Harry Potter was performing magic before he even knew he was a wizard.  With training at Hogwarts, he learned to harness and focus his natural talent to create even greater magic.  As a marketing professional who is using trade shows to build relationships with your target audience, you can take your innate marketing skills and tailor them to create experiences that charm your customers and prospects.  Work your magic well, and a larger contingent of booth visitors will want to do more business with your company.   You don’t need to be a Harry Potter, but it helps.

About the Author

Mike Thimmesch was Skyline Exhibits' Director of Customer Engagement, for over 25 years. He is now retired and spends his time freelancing, traveling, and enjoying time with his family.

9 responses to “7 Ways Harry Potter Is Like A Trade Show Marketer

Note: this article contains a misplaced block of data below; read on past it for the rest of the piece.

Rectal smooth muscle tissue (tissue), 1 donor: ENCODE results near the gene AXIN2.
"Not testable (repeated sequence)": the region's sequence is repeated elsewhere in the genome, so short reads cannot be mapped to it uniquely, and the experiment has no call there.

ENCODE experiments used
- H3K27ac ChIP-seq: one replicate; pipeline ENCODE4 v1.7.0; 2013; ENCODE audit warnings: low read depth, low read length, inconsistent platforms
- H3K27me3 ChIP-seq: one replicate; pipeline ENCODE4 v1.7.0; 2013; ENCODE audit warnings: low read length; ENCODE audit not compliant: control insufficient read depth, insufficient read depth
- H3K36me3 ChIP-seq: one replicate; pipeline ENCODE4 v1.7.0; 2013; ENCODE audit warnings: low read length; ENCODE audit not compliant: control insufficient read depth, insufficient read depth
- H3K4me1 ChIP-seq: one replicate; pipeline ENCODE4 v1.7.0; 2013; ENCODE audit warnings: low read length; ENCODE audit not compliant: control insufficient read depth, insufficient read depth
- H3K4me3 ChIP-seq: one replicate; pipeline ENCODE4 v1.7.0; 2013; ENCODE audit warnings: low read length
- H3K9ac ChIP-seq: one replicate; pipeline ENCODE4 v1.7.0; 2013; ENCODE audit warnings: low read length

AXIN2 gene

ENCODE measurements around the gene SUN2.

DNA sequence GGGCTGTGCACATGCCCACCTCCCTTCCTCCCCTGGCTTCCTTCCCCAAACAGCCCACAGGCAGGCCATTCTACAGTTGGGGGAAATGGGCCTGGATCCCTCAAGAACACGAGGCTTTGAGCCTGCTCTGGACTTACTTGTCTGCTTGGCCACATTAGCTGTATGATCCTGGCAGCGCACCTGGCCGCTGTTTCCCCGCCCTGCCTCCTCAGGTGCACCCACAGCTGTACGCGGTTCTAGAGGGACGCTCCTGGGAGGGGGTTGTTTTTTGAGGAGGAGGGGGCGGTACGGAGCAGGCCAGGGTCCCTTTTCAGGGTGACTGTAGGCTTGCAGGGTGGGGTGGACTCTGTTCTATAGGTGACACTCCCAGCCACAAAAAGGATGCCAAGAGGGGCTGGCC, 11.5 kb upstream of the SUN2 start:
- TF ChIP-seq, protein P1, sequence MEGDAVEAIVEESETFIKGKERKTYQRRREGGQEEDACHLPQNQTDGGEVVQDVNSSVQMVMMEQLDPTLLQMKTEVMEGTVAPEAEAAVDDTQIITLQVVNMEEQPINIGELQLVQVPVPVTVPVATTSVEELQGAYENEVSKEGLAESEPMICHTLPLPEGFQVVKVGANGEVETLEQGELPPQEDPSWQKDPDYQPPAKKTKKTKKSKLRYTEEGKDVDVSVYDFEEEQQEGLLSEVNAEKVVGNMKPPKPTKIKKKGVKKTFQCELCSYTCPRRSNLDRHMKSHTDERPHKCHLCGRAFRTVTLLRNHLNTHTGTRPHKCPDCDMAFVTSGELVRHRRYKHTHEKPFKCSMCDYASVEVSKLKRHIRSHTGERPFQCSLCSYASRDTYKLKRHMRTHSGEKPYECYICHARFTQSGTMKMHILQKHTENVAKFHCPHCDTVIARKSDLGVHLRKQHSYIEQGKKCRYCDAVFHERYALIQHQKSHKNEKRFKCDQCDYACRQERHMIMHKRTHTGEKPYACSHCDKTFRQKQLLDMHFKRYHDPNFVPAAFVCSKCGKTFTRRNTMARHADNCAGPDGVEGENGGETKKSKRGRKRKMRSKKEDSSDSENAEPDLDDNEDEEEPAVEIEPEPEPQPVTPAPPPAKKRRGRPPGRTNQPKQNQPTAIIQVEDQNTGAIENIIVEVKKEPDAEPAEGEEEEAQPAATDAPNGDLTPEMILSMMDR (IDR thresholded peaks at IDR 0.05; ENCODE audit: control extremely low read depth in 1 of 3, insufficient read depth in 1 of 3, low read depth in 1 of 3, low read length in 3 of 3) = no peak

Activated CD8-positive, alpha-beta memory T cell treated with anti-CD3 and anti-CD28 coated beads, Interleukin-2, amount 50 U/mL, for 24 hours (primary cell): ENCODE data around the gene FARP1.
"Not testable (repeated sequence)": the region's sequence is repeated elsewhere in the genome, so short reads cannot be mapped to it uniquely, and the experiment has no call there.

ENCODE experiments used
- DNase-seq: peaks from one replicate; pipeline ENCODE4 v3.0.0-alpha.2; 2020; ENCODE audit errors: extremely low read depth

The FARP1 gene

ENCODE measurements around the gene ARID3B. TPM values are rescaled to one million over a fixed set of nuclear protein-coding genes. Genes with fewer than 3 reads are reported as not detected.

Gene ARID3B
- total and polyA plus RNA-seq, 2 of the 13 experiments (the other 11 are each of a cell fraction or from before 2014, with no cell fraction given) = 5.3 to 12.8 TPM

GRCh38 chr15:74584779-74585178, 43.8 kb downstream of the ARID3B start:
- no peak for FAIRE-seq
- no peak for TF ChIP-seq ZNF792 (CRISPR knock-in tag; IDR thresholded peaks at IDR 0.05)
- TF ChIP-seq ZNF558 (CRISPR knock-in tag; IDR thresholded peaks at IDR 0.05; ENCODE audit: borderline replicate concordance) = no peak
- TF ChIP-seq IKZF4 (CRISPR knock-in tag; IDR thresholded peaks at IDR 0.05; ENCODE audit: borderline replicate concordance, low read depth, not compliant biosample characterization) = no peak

1. What a great comparison! It took me back to my first years in the trade show industry, way back when. I’ve often wondered if anyone was really ‘trained’ to understand the unique world of trade shows & events, or if they’ve all just been thrown into the mix with their magical wand and told to deliver outstanding results. That said, I believe 100% that people are capable of magic ~ both live and virtual!

  2. Bravo! As someone whose heart beat fast in anticipation for the next Harry Potter book as well as the next big trade show — your words ring loud and true. You’ve passed your O.W.L.S. with flying colors.

  3. Great points and VERY Creative! Most people just think being a trade show planner is fun and not much work. However, there is a lot of wand waving that has to happen before it magically comes together!

  4. Great article Mike. I enjoyed it very much. Trade shows are very much a world of their own with many heroes and villains. From union labor to show organizers to antagonistic attendees navigating through the many obstacles and challenges can seem like an adventure every time.

    When we meet those competitors who recommend our business when appropriate, the show organizers who go out of their way to make us happy and the union guys who make the show that much easier because of their efforts we must understand and appreciate the magic that creates!

    Have a great day!
    Cameron